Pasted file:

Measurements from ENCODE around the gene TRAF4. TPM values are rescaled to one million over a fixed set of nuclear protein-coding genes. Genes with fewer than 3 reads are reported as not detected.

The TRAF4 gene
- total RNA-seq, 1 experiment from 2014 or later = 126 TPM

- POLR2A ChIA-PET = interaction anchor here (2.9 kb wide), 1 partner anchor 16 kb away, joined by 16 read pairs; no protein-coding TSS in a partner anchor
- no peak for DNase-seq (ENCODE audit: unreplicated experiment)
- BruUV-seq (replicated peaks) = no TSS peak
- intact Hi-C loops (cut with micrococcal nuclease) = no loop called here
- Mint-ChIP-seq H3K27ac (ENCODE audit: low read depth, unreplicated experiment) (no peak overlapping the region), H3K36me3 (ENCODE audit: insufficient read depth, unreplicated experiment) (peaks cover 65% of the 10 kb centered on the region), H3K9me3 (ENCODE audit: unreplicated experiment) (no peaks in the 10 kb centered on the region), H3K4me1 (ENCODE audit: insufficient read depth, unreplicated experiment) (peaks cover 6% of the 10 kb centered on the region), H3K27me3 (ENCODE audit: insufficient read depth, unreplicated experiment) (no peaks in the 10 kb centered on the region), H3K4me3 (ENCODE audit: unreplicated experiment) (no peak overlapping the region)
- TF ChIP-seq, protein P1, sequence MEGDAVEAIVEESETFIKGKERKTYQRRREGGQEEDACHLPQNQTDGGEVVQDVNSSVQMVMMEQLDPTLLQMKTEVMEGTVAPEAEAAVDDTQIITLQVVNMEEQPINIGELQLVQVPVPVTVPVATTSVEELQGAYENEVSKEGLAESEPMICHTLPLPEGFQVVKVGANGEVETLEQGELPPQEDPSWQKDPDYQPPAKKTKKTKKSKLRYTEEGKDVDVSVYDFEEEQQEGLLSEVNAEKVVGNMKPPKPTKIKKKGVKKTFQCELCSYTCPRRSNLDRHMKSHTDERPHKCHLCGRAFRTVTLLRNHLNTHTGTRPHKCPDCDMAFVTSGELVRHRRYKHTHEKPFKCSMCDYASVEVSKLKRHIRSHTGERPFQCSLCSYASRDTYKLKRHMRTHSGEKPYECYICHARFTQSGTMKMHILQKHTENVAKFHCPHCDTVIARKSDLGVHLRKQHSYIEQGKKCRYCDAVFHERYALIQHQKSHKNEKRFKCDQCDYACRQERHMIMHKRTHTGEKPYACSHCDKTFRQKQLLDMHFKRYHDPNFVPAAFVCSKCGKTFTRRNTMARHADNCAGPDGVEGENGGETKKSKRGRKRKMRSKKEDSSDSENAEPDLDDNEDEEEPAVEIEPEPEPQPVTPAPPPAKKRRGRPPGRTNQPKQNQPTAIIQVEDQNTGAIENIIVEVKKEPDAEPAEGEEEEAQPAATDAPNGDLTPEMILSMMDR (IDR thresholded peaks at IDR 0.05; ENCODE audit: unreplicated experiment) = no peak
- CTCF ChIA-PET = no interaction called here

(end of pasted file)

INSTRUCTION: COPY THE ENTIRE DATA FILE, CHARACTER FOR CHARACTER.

Measurements from ENCODE around the gene TRAF4. TPM values are rescaled to one million over a fixed set of nuclear protein-coding genes. Genes with fewer than 3 reads are reported as not detected.

The TRAF4 gene
- total RNA-seq, 1 experiment from 2014 or later = 126 TPM

- POLR2A ChIA-PET = interaction anchor here (2.9 kb wide), 1 partner anchor 16 kb away, joined by 16 read pairs; no protein-coding TSS in a partner anchor
- no peak for DNase-seq (ENCODE audit: unreplicated experiment)
- BruUV-seq (replicated peaks) = no TSS peak
- intact Hi-C loops (cut with micrococcal nuclease) = no loop called here
- Mint-ChIP-seq H3K27ac (ENCODE audit: low read depth, unreplicated experiment) (no peak overlapping the region), H3K36me3 (ENCODE audit: insufficient read depth, unreplicated experiment) (peaks cover 65% of the 10 kb centered on the region), H3K9me3 (ENCODE audit: unreplicated experiment) (no peaks in the 10 kb centered on the region), H3K4me1 (ENCODE audit: insufficient read depth, unreplicated experiment) (peaks cover 6% of the 10 kb centered on the region), H3K27me3 (ENCODE audit: insufficient read depth, unreplicated experiment) (no peaks in the 10 kb centered on the region), H3K4me3 (ENCODE audit: unreplicated experiment) (no peak overlapping the region)
- TF ChIP-seq, protein P1, sequence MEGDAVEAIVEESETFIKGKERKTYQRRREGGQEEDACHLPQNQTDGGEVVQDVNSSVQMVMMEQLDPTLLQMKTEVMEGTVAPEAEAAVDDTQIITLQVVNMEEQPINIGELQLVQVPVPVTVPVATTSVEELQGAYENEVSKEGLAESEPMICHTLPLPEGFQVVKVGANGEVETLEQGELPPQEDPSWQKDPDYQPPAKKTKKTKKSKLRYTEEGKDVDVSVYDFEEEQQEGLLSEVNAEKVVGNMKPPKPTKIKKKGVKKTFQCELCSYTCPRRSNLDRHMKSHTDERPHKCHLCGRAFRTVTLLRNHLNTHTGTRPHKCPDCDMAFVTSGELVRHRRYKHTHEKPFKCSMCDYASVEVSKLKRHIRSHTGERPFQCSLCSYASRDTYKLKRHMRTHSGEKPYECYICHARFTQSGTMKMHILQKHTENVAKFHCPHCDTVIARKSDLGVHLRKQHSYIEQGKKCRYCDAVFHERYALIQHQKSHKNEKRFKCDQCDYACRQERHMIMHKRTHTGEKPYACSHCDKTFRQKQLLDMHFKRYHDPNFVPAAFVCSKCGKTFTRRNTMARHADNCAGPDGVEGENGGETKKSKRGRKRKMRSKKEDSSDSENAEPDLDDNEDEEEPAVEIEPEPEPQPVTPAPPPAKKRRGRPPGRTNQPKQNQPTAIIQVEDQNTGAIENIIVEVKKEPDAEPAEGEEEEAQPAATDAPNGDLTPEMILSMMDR (IDR thresholded peaks at IDR 0.05; ENCODE audit: unreplicated experiment) = no peak
- CTCF ChIA-PET = no interaction called here